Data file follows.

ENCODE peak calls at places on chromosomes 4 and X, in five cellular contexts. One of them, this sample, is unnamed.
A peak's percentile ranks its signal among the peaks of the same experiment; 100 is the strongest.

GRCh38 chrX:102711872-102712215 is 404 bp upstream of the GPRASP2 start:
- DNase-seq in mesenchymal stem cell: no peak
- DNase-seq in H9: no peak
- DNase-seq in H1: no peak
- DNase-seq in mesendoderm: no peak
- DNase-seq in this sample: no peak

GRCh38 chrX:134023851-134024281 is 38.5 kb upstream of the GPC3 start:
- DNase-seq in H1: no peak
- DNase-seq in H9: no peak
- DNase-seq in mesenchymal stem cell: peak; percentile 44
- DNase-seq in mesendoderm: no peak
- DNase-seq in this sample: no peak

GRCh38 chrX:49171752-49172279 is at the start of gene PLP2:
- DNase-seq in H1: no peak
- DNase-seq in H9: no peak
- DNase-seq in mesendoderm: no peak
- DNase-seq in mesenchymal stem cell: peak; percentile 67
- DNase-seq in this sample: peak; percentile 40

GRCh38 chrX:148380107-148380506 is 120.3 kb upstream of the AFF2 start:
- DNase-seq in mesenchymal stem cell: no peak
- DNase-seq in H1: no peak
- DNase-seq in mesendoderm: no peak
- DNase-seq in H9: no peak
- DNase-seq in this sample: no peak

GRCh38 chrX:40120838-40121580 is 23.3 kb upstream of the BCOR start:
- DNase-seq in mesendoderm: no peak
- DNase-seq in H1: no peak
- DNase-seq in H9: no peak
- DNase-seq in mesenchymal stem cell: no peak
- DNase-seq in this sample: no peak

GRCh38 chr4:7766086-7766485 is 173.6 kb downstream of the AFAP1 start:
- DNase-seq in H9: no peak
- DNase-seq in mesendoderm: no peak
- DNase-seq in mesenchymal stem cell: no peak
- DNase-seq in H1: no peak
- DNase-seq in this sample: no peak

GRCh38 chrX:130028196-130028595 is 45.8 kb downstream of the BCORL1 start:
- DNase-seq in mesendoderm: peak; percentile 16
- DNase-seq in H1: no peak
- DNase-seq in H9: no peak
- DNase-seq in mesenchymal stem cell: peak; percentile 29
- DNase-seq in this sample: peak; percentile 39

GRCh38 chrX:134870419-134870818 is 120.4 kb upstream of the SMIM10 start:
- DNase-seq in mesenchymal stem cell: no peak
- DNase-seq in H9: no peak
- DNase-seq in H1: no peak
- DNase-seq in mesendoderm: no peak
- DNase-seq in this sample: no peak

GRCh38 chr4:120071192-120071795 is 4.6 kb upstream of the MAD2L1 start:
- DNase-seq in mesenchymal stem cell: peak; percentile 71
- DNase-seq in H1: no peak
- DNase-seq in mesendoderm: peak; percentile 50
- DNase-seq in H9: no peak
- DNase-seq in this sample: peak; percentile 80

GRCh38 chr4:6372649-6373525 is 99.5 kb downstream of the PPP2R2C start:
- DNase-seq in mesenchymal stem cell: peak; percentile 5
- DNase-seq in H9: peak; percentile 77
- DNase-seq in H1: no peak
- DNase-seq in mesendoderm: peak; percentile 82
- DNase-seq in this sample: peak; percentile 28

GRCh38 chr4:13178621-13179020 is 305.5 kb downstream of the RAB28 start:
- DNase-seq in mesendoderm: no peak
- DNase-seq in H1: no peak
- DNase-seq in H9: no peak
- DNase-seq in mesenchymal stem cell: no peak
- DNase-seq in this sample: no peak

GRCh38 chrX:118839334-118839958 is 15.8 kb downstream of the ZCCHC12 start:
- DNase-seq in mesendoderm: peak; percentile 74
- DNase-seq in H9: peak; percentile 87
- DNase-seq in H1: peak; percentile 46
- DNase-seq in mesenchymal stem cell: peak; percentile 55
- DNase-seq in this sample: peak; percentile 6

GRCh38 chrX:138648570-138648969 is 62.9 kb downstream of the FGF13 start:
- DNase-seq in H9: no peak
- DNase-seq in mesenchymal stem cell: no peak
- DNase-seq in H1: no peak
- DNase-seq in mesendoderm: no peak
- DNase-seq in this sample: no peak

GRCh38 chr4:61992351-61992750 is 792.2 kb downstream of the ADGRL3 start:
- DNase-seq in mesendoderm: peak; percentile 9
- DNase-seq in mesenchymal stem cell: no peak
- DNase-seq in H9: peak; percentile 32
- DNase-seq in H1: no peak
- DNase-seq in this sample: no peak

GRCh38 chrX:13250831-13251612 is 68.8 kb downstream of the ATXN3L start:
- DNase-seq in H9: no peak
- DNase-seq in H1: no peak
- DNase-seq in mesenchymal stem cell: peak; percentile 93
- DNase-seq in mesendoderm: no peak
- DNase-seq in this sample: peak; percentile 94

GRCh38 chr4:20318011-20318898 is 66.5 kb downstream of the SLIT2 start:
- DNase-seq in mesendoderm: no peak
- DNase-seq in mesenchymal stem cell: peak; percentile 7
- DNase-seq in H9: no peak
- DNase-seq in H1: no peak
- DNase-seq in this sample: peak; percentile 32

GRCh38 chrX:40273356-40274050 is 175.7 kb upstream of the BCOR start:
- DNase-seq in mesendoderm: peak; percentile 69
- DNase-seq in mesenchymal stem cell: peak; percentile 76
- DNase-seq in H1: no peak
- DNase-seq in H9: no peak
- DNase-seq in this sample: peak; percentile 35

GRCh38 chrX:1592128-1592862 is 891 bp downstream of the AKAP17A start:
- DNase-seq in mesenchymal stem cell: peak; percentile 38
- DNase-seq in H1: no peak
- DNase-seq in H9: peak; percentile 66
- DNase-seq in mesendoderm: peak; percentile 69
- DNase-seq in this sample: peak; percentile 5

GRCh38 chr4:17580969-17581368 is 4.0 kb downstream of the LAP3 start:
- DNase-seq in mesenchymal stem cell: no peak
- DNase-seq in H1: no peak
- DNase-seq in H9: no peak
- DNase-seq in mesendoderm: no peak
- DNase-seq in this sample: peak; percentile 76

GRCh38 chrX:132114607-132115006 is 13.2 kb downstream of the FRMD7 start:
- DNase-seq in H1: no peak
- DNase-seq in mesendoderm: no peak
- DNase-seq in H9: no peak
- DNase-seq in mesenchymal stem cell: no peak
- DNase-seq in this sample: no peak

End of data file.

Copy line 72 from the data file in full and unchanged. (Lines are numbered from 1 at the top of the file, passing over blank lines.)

- DNase-seq in H1: peak; percentile 46